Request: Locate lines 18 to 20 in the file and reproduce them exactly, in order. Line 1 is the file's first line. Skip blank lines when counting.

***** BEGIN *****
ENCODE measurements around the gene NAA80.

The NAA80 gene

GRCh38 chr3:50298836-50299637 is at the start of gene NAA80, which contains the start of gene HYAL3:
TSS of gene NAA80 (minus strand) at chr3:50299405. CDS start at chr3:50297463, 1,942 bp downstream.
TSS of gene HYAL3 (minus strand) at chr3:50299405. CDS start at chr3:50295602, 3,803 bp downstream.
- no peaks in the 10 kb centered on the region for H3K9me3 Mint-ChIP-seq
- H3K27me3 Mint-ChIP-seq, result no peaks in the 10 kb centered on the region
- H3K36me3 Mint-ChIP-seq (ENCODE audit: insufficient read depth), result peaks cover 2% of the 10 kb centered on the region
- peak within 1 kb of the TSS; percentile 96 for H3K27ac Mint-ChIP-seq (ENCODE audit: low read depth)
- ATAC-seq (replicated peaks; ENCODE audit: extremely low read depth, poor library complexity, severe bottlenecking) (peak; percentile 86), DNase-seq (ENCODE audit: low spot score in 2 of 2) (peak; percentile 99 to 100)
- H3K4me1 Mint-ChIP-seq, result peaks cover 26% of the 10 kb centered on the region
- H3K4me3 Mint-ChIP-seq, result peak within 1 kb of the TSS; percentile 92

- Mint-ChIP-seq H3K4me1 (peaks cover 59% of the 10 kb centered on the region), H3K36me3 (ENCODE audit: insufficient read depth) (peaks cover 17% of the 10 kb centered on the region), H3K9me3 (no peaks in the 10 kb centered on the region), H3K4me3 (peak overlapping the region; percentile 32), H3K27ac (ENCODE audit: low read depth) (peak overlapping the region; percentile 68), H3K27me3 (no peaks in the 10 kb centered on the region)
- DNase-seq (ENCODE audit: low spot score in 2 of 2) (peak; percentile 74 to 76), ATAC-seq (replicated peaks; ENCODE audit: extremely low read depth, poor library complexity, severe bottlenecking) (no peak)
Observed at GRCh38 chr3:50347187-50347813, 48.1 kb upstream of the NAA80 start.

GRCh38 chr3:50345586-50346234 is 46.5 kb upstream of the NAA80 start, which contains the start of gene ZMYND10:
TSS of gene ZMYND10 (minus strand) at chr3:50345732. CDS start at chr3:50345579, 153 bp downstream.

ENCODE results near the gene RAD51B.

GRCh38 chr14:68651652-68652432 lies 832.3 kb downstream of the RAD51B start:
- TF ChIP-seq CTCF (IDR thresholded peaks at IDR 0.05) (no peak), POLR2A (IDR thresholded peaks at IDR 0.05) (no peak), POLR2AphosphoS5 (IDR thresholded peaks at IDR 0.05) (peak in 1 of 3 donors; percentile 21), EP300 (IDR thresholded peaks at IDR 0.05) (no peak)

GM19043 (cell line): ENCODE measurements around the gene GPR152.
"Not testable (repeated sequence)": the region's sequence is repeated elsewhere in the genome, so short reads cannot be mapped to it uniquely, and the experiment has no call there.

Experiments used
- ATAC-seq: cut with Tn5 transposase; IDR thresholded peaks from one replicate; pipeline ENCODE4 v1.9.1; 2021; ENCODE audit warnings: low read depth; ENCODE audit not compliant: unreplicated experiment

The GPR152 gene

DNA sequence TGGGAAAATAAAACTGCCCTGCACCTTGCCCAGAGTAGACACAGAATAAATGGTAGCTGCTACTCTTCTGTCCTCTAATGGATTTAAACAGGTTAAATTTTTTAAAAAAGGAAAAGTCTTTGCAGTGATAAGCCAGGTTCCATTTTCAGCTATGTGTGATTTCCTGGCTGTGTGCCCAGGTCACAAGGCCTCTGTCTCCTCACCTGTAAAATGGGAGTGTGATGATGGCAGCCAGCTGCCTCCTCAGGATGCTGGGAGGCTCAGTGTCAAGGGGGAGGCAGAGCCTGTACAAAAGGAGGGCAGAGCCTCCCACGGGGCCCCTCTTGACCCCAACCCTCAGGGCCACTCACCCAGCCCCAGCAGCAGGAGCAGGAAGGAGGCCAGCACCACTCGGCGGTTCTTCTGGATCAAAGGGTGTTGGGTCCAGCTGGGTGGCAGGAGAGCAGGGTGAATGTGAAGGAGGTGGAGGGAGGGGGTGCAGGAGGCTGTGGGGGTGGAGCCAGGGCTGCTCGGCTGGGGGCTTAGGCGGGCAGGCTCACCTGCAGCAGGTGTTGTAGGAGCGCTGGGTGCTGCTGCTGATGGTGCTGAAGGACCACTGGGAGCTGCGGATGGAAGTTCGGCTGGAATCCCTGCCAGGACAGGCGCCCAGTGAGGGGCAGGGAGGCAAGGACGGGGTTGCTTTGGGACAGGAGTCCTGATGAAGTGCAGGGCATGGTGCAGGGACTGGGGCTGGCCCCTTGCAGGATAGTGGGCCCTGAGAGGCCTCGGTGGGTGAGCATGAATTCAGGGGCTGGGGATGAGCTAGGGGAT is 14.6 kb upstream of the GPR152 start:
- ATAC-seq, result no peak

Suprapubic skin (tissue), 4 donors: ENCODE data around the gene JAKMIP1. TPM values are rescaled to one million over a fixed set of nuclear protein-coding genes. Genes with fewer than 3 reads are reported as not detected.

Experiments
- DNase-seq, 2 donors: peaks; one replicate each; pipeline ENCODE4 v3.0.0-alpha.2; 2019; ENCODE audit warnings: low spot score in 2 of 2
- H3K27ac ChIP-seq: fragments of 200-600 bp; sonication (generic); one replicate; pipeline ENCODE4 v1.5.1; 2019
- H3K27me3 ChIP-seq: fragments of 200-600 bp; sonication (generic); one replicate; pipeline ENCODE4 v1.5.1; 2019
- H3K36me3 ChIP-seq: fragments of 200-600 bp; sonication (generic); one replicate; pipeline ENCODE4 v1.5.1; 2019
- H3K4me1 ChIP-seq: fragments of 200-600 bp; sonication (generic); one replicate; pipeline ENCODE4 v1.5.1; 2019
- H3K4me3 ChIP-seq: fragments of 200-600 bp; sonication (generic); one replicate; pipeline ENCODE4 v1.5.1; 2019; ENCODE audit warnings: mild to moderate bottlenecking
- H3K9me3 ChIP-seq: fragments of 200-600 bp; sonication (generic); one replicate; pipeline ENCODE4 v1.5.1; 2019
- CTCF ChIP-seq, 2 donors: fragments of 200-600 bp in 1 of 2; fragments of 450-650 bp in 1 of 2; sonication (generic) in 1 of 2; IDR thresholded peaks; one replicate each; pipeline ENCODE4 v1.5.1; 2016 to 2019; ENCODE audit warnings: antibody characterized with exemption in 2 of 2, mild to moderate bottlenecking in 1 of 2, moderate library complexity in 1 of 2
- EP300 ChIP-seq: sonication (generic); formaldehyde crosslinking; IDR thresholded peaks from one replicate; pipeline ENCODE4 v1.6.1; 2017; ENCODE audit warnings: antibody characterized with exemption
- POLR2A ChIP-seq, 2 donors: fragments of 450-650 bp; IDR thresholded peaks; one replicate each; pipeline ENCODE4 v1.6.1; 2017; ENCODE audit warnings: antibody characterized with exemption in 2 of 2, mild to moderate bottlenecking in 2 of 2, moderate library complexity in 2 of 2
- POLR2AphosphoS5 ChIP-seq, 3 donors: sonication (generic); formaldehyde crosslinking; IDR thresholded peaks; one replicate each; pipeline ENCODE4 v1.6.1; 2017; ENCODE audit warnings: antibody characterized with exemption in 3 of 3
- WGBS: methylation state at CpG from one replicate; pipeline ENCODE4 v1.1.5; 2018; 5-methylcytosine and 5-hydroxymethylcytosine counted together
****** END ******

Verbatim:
ENCODE results near the gene RAD51B.

GRCh38 chr14:68651652-68652432 lies 832.3 kb downstream of the RAD51B start:
- TF ChIP-seq CTCF (IDR thresholded peaks at IDR 0.05) (no peak), POLR2A (IDR thresholded peaks at IDR 0.05) (no peak), POLR2AphosphoS5 (IDR thresholded peaks at IDR 0.05) (peak in 1 of 3 donors; percentile 21), EP300 (IDR thresholded peaks at IDR 0.05) (no peak)